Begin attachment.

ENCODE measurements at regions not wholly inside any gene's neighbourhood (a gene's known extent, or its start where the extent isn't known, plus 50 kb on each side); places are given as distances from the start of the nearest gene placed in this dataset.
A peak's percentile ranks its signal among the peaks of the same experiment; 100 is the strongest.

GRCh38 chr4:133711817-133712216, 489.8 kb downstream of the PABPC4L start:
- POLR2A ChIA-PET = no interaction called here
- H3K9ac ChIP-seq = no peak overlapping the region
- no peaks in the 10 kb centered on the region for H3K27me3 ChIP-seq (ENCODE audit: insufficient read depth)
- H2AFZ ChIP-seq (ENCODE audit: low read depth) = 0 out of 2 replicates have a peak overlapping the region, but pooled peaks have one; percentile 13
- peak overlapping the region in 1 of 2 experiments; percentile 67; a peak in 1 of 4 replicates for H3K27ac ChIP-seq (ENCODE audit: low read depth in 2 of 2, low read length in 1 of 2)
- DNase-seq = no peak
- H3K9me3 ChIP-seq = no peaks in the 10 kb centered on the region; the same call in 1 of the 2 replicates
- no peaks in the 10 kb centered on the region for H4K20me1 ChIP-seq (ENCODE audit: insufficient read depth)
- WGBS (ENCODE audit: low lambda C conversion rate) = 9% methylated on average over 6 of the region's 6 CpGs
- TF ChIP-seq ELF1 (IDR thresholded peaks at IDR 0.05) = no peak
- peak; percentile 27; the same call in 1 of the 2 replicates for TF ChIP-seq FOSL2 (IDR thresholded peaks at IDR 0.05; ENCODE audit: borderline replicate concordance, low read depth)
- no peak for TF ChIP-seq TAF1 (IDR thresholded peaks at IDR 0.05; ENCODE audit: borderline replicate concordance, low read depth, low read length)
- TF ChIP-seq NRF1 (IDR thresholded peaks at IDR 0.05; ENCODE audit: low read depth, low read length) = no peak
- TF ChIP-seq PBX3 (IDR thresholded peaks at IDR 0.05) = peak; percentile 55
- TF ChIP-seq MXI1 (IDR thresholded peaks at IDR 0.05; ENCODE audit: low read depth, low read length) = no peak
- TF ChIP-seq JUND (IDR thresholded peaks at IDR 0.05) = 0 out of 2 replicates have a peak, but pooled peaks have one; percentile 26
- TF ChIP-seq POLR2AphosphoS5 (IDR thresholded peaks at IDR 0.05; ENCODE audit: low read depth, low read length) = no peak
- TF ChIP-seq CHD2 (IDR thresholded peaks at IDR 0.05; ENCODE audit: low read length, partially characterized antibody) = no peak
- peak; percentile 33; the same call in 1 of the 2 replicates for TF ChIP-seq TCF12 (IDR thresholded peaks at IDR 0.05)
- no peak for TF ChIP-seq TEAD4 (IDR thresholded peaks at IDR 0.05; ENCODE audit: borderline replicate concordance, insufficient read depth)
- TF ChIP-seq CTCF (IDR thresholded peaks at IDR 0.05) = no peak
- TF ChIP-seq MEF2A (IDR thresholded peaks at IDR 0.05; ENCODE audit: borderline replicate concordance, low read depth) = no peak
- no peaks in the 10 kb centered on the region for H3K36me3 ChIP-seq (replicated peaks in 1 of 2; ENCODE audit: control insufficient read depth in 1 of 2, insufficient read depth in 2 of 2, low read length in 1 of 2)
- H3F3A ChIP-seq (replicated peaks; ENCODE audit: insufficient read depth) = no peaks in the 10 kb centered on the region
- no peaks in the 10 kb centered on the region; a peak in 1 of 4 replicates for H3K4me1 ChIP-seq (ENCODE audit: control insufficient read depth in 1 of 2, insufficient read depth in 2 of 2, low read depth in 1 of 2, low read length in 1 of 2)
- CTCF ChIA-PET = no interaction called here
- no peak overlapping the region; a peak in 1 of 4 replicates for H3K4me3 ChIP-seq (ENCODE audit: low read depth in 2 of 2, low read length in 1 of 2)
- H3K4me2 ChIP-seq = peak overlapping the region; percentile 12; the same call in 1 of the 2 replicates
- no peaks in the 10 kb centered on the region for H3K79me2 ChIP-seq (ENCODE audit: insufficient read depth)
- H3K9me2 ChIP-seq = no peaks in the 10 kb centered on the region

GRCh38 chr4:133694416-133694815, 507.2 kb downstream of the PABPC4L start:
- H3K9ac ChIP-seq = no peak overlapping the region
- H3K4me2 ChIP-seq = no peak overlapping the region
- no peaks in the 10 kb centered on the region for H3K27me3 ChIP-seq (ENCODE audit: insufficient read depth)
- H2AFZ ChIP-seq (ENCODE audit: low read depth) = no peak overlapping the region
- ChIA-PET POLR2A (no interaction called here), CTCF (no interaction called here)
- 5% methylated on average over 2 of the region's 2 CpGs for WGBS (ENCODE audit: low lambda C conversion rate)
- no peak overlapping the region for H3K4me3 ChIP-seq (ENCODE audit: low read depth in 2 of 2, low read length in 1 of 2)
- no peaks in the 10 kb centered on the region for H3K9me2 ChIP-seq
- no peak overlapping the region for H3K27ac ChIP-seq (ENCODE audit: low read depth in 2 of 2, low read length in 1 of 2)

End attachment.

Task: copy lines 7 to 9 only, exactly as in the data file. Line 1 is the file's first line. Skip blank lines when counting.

- H2AFZ ChIP-seq (ENCODE audit: low read depth) = 0 out of 2 replicates have a peak overlapping the region, but pooled peaks have one; percentile 13
- peak overlapping the region in 1 of 2 experiments; percentile 67; a peak in 1 of 4 replicates for H3K27ac ChIP-seq (ENCODE audit: low read depth in 2 of 2, low read length in 1 of 2)
- DNase-seq = no peak